Lakeview: Democracy took a dive today

by Peter Newport - Jul 06, 2023


It was a sad day for local democracy today as Councillor Niki Gladding tried without success to challenge Queenstown Lakes District Council chief executive Mike Theelen’s official stranglehold on the massively overdrawn Lakeview project.

The setting was the QLDC Audit, Finance and Risk committee meeting. This where any Lakeview risks or financial failures are supposed to be captured, debated and fixed.

Battling bureaucracy: Councillor Gladding was fighting an uphill battle today.

Councillor Gladding wanted to try and get this committee, of which she is a member, to support a review of the chief executive's so far less than successful stewardship of Lakeview. After all, the ratepayer is up for almost $100 million of costs before we have seen a cent of developer cash. Committee documents simply refer to the cost overruns as “unfortunate”.

There was none of the drama of a Rugby World Cup or even a world chess final, it was more the grinding impenetrability of a brick wall made of up of mind-bendingly complex bureaucracy.

And don't forget that the Lakeview project was the QLDC's idea. It was the council that wanted to get rid of the worker's cabins, the council that wanted to develop the Lakeview land and the council that invited bids from property developers.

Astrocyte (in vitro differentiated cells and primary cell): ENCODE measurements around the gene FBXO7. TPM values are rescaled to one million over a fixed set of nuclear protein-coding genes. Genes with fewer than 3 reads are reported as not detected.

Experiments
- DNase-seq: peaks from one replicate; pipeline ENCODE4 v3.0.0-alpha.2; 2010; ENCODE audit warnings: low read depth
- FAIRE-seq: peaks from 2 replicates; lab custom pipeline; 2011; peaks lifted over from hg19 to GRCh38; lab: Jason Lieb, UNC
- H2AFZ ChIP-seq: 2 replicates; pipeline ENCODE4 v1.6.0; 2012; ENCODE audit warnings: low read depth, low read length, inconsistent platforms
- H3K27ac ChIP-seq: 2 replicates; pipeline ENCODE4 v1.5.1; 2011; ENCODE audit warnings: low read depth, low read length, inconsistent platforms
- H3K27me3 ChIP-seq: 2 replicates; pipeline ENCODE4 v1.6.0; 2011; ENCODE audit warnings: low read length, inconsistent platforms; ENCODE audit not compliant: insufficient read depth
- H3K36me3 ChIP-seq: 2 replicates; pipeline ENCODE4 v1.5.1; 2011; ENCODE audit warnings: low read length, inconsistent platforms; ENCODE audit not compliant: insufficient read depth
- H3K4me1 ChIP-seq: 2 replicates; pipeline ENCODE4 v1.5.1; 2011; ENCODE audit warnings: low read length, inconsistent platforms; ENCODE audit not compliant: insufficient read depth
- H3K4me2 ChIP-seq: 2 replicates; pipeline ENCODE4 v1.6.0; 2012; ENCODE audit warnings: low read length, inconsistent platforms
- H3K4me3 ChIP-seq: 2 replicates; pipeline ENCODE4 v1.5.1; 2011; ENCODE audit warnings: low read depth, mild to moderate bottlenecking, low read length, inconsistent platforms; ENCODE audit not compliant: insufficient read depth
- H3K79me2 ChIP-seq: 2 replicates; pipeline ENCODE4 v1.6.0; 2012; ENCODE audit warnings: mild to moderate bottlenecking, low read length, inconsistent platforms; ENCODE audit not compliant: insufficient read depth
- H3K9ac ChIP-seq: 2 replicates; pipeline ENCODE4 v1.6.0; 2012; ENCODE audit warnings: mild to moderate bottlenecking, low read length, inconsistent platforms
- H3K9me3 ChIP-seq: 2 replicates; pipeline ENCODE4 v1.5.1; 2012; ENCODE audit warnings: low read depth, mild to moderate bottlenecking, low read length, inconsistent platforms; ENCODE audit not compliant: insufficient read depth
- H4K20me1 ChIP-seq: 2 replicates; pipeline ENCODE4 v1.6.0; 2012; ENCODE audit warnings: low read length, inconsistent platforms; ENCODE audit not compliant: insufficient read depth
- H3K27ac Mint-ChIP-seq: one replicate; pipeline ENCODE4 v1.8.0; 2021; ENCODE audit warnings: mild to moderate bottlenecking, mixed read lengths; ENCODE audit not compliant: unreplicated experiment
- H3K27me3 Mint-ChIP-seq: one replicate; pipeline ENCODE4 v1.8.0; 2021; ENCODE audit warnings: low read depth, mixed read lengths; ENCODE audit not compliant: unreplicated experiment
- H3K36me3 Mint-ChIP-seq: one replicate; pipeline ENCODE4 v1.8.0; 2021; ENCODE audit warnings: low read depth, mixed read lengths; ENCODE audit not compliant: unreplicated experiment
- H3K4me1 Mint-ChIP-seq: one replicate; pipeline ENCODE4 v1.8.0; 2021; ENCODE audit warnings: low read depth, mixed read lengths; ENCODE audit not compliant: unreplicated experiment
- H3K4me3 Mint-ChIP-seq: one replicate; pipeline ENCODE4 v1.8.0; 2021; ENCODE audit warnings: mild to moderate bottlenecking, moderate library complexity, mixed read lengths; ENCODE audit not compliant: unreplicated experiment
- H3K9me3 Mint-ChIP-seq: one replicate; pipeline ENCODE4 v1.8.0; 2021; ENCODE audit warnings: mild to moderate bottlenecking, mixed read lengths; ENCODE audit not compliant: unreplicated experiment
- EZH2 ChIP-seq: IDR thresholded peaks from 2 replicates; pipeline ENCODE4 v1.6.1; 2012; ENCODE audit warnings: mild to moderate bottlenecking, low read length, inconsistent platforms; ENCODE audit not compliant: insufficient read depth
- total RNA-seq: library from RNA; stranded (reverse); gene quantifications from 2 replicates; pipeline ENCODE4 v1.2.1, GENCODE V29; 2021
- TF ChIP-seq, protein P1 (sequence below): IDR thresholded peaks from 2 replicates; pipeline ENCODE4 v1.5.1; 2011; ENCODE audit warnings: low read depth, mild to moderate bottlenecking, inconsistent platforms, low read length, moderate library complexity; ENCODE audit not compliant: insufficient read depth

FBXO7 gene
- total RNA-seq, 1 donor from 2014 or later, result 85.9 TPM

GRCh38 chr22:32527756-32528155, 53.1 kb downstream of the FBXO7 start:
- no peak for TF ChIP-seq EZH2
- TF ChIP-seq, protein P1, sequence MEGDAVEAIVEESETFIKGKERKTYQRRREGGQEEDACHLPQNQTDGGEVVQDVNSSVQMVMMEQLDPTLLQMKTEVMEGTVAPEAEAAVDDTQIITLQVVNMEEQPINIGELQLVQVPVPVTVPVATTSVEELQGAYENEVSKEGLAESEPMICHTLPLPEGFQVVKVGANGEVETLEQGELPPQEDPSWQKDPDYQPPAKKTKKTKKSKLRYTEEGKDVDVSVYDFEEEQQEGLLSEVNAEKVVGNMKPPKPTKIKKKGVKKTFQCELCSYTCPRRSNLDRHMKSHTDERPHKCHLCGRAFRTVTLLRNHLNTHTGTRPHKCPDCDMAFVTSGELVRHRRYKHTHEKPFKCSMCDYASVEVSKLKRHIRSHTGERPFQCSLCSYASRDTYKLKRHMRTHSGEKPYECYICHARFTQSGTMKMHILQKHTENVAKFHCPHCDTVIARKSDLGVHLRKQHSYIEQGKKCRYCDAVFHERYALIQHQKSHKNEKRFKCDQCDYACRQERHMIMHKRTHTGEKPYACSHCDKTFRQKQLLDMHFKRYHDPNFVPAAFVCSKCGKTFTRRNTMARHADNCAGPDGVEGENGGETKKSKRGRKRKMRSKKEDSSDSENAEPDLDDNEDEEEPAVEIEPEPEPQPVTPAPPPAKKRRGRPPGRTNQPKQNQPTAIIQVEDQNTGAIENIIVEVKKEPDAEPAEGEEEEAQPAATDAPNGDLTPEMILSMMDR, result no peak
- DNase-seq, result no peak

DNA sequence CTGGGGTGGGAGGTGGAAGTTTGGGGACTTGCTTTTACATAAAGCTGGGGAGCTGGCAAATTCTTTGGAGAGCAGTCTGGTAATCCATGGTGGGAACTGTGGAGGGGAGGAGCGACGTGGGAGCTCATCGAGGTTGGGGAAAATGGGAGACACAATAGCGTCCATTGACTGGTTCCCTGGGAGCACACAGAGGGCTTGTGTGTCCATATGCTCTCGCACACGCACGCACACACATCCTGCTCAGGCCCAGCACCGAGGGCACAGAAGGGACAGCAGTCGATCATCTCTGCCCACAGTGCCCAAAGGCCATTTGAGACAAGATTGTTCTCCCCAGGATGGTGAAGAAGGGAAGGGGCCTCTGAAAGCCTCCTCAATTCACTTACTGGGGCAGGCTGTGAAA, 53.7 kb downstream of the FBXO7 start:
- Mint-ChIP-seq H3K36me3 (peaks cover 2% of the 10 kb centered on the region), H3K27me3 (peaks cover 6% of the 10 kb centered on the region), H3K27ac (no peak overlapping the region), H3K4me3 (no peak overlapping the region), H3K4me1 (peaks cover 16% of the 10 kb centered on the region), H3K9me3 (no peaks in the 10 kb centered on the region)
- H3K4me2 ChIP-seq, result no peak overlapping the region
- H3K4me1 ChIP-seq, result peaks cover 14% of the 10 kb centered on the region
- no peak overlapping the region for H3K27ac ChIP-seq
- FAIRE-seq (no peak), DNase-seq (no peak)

In simple terms Councillor Gladding is trying to publicly review Mr Theelen’s sole delegated authority to make all decisions on the $1 billion Lakeview hotel/apartment/shopping complex above Queenstown.

Just a review – nothing more.

There are six councillors in total on the main council who share Councillor Gladding’s appetite for a review of Mr Theelen's delegation. However both the mayor and the chief executive have rallied against this move, hiring no less than two external legal firms to present reasons why the attempt to have a public vote on the delegation is technically problematic.

In a tense exchange today Mr Theelen rejected the accusation, saying that he and Mayor Lewers are not "blocking" the review attempt. Instead, Mr Theelen reminded Councillor Gladding that “the mayor has said publicly that he does not want the question of delegation to the CEO to be re-litigated”. It’s sort of the same thing – blocking.